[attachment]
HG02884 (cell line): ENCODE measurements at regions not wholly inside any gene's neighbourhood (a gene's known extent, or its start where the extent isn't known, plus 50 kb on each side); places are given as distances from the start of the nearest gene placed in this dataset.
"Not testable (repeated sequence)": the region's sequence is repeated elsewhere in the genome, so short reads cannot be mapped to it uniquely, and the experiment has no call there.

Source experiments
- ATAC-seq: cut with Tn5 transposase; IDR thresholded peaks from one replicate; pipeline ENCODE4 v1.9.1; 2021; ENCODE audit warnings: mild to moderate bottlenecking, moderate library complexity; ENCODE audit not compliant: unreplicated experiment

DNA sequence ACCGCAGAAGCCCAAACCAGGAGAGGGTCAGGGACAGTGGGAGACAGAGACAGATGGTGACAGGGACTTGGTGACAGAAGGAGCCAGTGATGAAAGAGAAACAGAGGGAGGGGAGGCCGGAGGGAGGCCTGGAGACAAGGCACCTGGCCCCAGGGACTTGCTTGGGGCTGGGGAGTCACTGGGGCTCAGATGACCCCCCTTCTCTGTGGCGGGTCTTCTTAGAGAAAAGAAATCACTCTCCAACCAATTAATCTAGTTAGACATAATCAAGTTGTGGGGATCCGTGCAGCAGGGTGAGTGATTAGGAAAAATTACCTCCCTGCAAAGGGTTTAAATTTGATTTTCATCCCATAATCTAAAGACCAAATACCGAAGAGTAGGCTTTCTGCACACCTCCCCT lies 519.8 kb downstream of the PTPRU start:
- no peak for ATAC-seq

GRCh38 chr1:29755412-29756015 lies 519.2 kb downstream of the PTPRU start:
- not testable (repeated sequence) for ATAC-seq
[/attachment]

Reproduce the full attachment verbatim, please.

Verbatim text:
HG02884 (cell line): ENCODE measurements at regions not wholly inside any gene's neighbourhood (a gene's known extent, or its start where the extent isn't known, plus 50 kb on each side); places are given as distances from the start of the nearest gene placed in this dataset.
"Not testable (repeated sequence)": the region's sequence is repeated elsewhere in the genome, so short reads cannot be mapped to it uniquely, and the experiment has no call there.

Source experiments
- ATAC-seq: cut with Tn5 transposase; IDR thresholded peaks from one replicate; pipeline ENCODE4 v1.9.1; 2021; ENCODE audit warnings: mild to moderate bottlenecking, moderate library complexity; ENCODE audit not compliant: unreplicated experiment

DNA sequence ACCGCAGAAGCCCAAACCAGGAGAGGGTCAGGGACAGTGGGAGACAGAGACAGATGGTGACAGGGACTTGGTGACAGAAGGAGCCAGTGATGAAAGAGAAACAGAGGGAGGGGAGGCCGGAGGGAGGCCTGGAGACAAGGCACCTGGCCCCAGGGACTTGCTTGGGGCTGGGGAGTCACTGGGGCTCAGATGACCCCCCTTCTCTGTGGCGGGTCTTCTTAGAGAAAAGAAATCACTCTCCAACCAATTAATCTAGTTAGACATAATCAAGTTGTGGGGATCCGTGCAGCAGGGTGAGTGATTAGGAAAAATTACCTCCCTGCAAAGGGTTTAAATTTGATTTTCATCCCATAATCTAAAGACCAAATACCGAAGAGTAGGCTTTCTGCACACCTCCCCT lies 519.8 kb downstream of the PTPRU start:
- no peak for ATAC-seq

GRCh38 chr1:29755412-29756015 lies 519.2 kb downstream of the PTPRU start:
- not testable (repeated sequence) for ATAC-seq